Star Wars: Episode IX director J.J. Abrams promises that the divisive fan response to The Last Jedi will not affect his handling of the sequel trilogy finale. Released last year, Rian Johnson's entry in the Skywalker family saga received positive reviews from professional critics and earned $1.3 billion at the worldwide box office, but it proved to be a highly polarizing movie. While some viewers felt Johnson had brilliantly subverted expectations with a thematically rich story, others were upset about aspects such as Luke Skywalker's portrayal, Rey's parentage reveal, and the Supreme Leader Snoke twist.
Abrams, unsurprisingly, was one of the many who did like Johnson's story, wishing he could have directed Episode VIII himself after reading the script. And Lucasfilm president Kathleen Kennedy also enjoyed what she saw, seeing that she handed Johnson his own standalone Star Wars trilogy to work on before Last Jedi hit theaters. Still, given the public outcry and wide range of opinions in the aftermath of Last Jedi, some believe Lucasfilm will look to course correct for Episode IX as their way of responding to the complaints. But according to Abrams, that's not happening.
In an interview with IndieWire, the filmmaker discussed the Star Wars fandom discourse and was asked specifically if the reaction to the latest film would influence the Star Wars 9 narrative:
“Not in the least. There’s a lot that I would like to say about it, but I feel like it’s a little early to be having the Episode IX conversation."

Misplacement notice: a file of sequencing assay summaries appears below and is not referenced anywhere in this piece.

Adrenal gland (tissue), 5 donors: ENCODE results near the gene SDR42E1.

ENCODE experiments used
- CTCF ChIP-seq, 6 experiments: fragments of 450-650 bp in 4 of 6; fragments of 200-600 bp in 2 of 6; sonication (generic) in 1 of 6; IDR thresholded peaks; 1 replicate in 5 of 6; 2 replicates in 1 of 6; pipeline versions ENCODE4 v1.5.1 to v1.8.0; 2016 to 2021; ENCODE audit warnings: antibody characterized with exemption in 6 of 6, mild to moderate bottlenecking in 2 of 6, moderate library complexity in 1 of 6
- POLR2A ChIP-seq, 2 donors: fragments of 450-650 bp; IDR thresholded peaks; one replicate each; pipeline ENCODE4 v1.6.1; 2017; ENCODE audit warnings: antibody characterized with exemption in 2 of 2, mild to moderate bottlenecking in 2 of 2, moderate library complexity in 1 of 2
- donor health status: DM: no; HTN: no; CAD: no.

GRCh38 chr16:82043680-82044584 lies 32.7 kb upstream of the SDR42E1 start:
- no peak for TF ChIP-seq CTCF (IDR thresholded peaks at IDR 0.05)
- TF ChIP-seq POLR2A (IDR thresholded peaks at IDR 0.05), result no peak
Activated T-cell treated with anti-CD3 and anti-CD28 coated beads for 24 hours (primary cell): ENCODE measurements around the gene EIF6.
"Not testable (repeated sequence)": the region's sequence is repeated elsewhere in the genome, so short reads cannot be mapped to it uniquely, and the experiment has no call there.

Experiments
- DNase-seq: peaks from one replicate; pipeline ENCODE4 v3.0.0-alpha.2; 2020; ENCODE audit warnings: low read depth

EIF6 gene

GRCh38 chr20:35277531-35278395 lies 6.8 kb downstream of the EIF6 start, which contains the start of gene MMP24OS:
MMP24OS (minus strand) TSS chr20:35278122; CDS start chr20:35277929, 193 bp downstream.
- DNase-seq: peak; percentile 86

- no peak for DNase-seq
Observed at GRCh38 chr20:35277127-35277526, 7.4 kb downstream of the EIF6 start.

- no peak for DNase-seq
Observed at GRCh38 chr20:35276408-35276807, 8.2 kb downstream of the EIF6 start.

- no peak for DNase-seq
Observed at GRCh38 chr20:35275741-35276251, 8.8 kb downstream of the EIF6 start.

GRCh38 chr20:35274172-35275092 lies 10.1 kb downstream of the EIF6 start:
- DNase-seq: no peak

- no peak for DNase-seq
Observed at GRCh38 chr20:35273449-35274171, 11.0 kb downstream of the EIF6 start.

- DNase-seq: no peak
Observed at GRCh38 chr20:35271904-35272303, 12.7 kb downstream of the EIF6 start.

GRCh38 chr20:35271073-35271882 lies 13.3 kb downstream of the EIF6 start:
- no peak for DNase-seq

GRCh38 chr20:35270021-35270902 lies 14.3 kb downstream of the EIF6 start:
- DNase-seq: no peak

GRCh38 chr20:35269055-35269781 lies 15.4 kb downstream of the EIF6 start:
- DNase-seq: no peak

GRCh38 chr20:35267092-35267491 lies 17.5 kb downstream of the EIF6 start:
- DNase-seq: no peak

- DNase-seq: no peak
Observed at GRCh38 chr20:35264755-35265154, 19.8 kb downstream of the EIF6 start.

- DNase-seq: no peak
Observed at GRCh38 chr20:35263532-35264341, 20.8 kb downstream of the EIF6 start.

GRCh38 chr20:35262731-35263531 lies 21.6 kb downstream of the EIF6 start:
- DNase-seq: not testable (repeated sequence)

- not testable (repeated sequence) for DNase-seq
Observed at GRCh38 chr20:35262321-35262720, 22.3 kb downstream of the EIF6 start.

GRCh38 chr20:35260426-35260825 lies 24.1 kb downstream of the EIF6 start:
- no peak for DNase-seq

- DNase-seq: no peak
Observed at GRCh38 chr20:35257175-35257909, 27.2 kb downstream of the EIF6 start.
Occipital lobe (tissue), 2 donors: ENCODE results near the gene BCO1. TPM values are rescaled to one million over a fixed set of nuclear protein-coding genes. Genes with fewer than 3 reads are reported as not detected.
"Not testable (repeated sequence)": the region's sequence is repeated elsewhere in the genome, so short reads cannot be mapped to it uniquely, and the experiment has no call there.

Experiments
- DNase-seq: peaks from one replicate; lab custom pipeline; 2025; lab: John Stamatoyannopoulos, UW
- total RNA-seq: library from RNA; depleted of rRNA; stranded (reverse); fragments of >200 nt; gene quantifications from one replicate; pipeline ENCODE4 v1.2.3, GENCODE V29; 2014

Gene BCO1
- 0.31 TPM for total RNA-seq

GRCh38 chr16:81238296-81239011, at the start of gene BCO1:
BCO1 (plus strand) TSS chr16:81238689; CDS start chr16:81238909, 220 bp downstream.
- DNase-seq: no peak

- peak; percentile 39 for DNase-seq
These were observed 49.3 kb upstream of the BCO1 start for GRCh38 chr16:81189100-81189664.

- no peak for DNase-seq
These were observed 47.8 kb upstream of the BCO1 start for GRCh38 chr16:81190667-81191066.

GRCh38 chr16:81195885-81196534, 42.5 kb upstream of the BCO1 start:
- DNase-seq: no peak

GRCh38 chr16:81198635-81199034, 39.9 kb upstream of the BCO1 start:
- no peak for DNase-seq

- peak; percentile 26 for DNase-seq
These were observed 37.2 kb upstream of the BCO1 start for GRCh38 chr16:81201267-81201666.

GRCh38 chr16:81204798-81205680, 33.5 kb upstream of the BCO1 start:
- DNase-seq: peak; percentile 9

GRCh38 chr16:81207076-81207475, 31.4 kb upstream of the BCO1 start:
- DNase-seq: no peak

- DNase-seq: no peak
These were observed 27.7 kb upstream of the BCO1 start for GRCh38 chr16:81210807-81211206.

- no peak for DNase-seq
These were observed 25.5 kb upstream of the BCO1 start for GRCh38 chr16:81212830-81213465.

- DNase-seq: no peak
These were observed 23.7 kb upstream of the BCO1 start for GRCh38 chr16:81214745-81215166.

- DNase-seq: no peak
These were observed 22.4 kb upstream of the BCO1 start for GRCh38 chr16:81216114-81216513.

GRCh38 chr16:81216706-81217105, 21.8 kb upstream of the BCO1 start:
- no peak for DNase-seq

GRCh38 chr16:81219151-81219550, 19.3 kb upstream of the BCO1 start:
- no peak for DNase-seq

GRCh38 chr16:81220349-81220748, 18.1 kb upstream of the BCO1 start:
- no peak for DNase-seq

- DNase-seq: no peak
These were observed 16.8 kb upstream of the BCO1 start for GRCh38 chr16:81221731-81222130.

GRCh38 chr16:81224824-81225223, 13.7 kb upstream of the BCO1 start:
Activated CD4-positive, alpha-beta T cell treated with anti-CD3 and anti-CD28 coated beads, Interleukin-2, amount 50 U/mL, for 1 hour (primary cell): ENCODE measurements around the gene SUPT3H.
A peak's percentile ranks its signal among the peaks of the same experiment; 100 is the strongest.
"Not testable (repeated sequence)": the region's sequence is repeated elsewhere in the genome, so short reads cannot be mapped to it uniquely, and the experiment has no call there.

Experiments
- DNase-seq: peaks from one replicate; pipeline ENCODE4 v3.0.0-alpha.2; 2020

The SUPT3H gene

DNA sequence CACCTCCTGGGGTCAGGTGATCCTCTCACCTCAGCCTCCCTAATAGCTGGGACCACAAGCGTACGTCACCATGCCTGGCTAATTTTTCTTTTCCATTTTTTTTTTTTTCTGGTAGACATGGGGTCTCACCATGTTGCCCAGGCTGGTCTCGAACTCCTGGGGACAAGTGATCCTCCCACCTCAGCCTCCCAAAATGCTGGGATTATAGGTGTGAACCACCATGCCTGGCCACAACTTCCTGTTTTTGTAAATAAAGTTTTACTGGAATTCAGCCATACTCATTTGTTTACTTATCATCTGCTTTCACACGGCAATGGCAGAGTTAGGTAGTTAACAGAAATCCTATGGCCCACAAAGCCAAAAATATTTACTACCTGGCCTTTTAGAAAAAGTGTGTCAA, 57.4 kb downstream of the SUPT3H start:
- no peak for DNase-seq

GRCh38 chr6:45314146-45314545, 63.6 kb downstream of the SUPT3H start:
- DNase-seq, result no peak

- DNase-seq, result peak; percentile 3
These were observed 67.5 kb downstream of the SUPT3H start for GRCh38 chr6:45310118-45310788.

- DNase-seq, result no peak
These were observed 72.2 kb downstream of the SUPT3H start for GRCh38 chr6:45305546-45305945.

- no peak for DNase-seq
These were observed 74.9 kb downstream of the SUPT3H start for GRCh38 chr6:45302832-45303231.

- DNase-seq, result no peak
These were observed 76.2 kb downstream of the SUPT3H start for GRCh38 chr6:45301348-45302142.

Abrams pitched his Episode IX story to Disney on the day The Last Jedi opened in U.S. theaters, well before the conversation surrounding Johnson's film seized control of the zeitgeist. This is similar to how Episode VIII was developed; Johnson was hired for the job in 2014 and was working on his script while The Force Awakens was in production. Despite how it looked, Last Jedi was not Lucasfilm's reactionary way of dealing with the criticism that Force Awakens was too similar to A New Hope. It was simply the Star Wars story Johnson wanted to tell using Episode VII as a springboard. The studio did not map out a complete arc for the sequel trilogy ahead of time, allowing Abrams and Johnson plenty of creative freedom to make the best movies possible.
This may be frustrating to hear for those who do not enjoy the direction of the new Star Wars films, but this is a smart choice for Lucasfilm. It demonstrates they're confident in what they're doing, and they should be. In their Disney era, the three Star Wars films released to date are all Certified Fresh on Rotten Tomatoes and have collectively earned $4 billion at the worldwide box office. Whatever Kennedy and company are doing is obviously working well and there's little incentive to change things up now. They seem to understand that it's impossible to please everyone with the new movies, so the only thing Lucasfilm can do is stay true to their vision and hope viewers like what they see.